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Slabs for Kids


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#1 Pres

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Posted 10 May 2013 - 09:08 AM

Just to throw out some ideas for teachers looking for ideas. I was looking through a few old pots the other day and came across a couple of slab construction demo pieces.

The first of these was a re-visitation from my college years and a project my ceramics prof presented. He called it the "poison goblet". His version was to create a wet slab, decorate it, roll it into a rough tube, seal the seam and squeeze the center into a neck, then refine. When I presented it to the students in my beginning classes it was a little more structured. First they had to use three of the major decoration techniques I had taught them: stamping, incising, added on clay, or piercing. Secondly they had to add some form of organic or inorganic form to the pot after refinement of the goblet itself. My example was as shown

I usually followed up with some form of leather hard project in slabs so that they could see both ends of the spectrum, soft and leather hard construction. One of these projects was to create an incense or candle box of fixed dimensions. It had to have pierced areas for the light/smoke to come through, and it had to have one other form of surface decoration again using one of the techniques taught. The edges has to be defined, and the form had to have a way to get the candle/incense in and out easily. My simple example is shown below.


Simply retired teacher, not dead, living the dream. on and on and. . . . on. . . .                                                                                 http://picworkspottery.blogspot.com/


#2 trina

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Posted 10 May 2013 - 09:28 AM

HEy those are great ideas. I will try them out on my kids group. I think the goblet is right in line with what they can handle at the moment. Thanks T

#3 morah

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Posted 12 May 2013 - 08:27 PM

Great idea with a lot of possibilities. Just wondering- this is with wet clay, so if you are doing it with kids do you limit the slab/goblet size so the whole thing doesn't collapse on them- I can just see some kids making a really skinny stem and the whole thing being top heavy.
Morah

#4 Pres

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Posted 12 May 2013 - 09:30 PM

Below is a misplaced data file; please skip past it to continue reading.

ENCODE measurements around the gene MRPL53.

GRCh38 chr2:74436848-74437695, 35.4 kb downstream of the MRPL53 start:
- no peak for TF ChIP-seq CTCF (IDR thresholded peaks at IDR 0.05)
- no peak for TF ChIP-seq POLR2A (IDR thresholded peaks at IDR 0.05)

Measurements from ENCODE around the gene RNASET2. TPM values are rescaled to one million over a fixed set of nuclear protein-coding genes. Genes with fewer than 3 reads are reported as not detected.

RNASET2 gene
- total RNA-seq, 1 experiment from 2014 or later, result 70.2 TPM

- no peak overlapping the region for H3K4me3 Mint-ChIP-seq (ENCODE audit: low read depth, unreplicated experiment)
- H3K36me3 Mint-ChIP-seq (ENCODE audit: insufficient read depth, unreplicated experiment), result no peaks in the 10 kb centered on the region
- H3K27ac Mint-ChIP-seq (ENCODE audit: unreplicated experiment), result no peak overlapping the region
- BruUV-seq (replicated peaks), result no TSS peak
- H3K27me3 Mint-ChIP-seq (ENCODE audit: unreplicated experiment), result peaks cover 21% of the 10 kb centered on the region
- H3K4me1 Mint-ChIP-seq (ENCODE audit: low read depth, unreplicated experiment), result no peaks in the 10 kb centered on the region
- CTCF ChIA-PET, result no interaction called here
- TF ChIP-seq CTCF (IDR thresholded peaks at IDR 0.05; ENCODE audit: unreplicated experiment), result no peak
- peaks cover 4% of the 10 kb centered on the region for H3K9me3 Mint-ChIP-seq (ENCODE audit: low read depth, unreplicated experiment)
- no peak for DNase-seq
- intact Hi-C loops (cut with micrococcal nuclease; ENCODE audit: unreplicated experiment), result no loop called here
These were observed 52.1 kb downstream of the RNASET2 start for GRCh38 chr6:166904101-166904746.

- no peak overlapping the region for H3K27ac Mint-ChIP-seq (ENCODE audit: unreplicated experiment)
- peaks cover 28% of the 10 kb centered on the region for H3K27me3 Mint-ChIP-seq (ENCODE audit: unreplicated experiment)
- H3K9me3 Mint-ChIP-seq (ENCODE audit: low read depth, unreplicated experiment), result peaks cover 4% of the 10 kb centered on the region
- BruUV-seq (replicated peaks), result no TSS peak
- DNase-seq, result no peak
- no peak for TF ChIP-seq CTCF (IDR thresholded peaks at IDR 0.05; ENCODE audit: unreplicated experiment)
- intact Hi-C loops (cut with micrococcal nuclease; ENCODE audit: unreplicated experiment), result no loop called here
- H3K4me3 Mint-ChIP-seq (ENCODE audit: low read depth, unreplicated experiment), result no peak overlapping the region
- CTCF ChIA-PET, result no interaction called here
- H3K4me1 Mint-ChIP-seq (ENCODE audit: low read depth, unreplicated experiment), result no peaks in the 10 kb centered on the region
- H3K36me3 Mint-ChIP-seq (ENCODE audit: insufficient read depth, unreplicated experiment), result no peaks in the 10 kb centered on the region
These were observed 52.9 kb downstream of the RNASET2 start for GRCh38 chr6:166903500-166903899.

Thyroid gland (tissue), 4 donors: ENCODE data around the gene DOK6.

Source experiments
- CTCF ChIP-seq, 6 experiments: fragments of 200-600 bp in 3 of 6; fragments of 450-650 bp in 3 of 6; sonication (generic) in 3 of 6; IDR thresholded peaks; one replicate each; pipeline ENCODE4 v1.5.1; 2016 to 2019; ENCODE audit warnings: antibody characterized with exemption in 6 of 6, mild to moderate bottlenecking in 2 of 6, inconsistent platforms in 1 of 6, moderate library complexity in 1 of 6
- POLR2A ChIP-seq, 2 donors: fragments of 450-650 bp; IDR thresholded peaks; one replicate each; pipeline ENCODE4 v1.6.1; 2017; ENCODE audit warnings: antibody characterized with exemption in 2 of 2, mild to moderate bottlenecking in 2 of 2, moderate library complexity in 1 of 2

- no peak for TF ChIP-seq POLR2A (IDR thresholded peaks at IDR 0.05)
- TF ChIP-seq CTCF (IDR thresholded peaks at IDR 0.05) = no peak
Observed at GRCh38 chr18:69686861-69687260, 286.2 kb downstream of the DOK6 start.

Great idea with a lot of possibilities. Just wondering- this is with wet clay, so if you are doing it with kids do you limit the slab/goblet size so the whole thing doesn't collapse on them- I can just see some kids making a really skinny stem and the whole thing being top heavy.
Morah


Easy to limit the size for age groups, pre weigh balls of clay the size that you think they should use to make appropriate sized slabs. I have done this with kids all the way from 8-to adult. 8 year olds would usually get about a 2 lb ball of clay and sticks of 3/8". A demonstration of how to get an appropriate slab shape for the "poison goblet" was done first, along with decoration techniques. This would allow me to size the project larger as the kids were older.

Simply retired teacher, not dead, living the dream. on and on and. . . . on. . . .                                                                                 http://picworkspottery.blogspot.com/


#5 maorili

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Posted 14 May 2013 - 03:29 AM

I like the idea of the "poison goblet" it might inspire the kids to do some more decoration on it to create "magic" atmosphere. ;)src="http://ceramicartsda...ault/wink.gif">
I'd like to try this one with the children of my schoolgroup.


I tried some easy slab projects with children (roll out, stamp, cut, form over plastic foil and a plastic mug) before christmas in 2010
Attached File  Teelichthalter Plattentechnik bedruckt.jpg   108.71KB   50 downloads

and an upright version:
Attached File  Christmas candleholder.jpg   106.55KB   59 downloads


and for Halloween some ghosts (foldes slab for body and arms and attached ghostly head)
(my example)
Attached File  Ghosts.jpg   180.32KB   52 downloads

seven year old boysAttached File  Tristans Gespenst.jpg   105.82KB   48 downloads:
Attached File  Bens Gespenst.jpg   104.73KB   37 downloads

These ghosts were created by my son and a friend.